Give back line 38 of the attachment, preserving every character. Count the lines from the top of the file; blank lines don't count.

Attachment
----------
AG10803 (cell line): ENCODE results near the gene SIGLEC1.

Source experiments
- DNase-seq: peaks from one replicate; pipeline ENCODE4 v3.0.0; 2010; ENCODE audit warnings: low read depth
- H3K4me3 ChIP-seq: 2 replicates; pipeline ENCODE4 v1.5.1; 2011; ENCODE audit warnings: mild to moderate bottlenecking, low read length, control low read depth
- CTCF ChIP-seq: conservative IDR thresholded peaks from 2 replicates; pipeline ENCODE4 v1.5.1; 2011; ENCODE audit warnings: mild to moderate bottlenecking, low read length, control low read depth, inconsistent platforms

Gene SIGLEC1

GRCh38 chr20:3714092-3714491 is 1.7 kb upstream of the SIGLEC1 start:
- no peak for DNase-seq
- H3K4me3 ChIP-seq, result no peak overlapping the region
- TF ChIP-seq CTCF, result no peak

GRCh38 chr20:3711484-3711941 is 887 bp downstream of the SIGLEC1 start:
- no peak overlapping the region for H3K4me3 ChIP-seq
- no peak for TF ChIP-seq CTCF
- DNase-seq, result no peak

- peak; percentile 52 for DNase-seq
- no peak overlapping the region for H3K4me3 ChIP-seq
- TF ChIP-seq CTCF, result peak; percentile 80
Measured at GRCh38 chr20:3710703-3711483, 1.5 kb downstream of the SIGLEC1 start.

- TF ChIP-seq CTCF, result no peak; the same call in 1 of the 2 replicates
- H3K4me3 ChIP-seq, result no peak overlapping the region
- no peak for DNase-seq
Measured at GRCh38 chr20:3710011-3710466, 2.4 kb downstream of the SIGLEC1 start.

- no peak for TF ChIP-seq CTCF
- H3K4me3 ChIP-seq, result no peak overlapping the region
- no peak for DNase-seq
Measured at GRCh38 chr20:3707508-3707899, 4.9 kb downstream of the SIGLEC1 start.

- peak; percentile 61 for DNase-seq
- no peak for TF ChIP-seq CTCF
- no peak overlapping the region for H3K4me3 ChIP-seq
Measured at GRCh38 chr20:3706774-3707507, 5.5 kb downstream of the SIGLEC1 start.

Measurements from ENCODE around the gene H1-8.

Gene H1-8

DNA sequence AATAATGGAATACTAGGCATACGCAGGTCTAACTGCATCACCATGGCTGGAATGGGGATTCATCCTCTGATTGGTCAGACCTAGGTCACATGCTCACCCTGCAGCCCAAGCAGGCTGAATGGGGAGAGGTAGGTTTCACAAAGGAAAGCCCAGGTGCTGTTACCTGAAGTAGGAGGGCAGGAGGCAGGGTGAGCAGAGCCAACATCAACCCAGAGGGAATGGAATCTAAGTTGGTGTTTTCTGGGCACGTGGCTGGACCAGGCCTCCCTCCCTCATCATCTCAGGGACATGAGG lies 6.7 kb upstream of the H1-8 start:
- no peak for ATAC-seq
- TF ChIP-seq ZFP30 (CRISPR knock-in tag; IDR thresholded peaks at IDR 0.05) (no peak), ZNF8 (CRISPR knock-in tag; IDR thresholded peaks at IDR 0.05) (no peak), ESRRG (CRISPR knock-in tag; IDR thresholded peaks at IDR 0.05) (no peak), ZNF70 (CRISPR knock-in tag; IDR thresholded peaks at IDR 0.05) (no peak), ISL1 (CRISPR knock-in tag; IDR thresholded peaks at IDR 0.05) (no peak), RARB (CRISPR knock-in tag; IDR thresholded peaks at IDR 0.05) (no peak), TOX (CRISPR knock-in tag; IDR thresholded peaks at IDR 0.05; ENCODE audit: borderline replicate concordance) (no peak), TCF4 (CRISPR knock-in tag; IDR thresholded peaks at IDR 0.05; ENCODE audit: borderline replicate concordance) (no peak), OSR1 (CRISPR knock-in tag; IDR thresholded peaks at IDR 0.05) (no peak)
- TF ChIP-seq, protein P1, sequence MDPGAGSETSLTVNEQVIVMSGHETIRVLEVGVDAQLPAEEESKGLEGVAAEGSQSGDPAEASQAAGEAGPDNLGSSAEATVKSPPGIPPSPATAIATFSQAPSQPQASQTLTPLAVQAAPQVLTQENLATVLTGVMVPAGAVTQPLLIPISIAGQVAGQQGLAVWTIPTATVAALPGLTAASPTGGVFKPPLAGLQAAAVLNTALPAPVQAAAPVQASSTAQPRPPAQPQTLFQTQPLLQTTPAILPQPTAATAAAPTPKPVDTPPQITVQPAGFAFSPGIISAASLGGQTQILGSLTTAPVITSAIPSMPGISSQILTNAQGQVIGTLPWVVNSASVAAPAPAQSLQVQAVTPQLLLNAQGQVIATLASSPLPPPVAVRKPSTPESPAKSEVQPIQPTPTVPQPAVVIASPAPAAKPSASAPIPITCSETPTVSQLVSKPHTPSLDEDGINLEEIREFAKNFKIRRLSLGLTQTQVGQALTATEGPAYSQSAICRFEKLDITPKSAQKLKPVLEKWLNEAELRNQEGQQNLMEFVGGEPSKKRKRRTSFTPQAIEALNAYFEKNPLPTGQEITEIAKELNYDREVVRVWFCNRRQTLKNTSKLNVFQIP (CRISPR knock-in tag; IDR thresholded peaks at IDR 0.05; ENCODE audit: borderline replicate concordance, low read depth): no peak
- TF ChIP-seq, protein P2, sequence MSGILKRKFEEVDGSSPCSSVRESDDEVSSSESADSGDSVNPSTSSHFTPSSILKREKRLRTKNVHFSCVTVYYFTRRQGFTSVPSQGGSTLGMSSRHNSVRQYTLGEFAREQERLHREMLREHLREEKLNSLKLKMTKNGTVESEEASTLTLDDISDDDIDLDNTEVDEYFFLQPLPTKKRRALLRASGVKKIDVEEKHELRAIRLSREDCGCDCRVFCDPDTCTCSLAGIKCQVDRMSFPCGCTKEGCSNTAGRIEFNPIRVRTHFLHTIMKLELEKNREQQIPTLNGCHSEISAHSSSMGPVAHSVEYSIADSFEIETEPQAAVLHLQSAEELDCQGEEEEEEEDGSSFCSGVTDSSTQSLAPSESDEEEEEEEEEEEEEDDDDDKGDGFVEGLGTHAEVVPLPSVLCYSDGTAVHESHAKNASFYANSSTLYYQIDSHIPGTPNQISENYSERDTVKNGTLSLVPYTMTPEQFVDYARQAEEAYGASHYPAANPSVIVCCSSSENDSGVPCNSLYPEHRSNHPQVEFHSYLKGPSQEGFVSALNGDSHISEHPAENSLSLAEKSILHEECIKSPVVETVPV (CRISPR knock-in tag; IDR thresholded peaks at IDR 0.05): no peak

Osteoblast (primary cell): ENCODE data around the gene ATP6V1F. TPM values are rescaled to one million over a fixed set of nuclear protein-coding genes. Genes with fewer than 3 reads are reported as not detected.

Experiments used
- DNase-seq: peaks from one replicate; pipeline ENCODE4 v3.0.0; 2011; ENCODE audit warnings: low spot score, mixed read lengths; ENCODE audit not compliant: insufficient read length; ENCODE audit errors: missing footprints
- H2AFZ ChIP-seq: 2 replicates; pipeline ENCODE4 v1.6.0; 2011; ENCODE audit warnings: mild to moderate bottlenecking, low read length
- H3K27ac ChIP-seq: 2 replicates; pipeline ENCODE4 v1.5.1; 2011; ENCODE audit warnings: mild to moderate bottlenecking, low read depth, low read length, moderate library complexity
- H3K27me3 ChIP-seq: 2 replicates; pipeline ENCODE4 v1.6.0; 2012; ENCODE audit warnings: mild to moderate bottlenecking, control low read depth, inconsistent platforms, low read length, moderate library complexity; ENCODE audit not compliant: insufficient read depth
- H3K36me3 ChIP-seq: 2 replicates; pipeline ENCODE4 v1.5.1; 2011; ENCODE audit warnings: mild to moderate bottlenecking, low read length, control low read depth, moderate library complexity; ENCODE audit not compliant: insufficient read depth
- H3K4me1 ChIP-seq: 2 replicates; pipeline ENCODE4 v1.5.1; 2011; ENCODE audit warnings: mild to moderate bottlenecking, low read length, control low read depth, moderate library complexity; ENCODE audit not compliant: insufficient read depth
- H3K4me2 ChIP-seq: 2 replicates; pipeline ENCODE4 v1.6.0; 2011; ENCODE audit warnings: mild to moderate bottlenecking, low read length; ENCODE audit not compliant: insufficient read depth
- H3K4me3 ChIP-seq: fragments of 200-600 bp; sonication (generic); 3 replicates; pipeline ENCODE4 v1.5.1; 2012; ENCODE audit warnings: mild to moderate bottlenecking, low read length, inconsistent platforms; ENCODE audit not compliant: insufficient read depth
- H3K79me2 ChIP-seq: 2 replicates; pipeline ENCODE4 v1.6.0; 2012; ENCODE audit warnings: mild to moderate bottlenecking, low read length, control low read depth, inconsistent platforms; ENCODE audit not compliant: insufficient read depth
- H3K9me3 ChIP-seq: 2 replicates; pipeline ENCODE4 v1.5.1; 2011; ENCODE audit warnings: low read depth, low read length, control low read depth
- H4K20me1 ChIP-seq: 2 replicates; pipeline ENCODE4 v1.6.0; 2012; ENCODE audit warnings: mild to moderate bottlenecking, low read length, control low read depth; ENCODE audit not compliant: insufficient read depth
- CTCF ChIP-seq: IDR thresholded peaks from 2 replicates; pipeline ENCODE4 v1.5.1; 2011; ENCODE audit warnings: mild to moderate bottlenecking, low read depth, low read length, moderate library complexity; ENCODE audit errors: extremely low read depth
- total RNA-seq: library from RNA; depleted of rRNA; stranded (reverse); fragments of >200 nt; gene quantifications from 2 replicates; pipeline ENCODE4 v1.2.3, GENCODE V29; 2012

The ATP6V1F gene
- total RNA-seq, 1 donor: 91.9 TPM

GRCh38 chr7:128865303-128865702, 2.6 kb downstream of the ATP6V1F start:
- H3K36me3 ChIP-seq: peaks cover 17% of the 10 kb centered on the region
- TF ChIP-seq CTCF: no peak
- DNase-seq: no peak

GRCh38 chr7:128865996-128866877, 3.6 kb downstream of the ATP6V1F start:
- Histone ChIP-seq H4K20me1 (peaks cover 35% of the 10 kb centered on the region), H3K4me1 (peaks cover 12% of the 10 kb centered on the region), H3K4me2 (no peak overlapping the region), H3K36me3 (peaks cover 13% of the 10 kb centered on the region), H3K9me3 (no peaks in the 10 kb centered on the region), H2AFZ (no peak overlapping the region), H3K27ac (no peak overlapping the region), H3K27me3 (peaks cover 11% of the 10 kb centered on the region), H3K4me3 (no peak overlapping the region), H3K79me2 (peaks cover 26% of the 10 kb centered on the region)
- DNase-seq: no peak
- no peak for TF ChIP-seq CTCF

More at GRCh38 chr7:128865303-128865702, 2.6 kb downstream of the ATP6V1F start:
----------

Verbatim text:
Osteoblast (primary cell): ENCODE data around the gene ATP6V1F. TPM values are rescaled to one million over a fixed set of nuclear protein-coding genes. Genes with fewer than 3 reads are reported as not detected.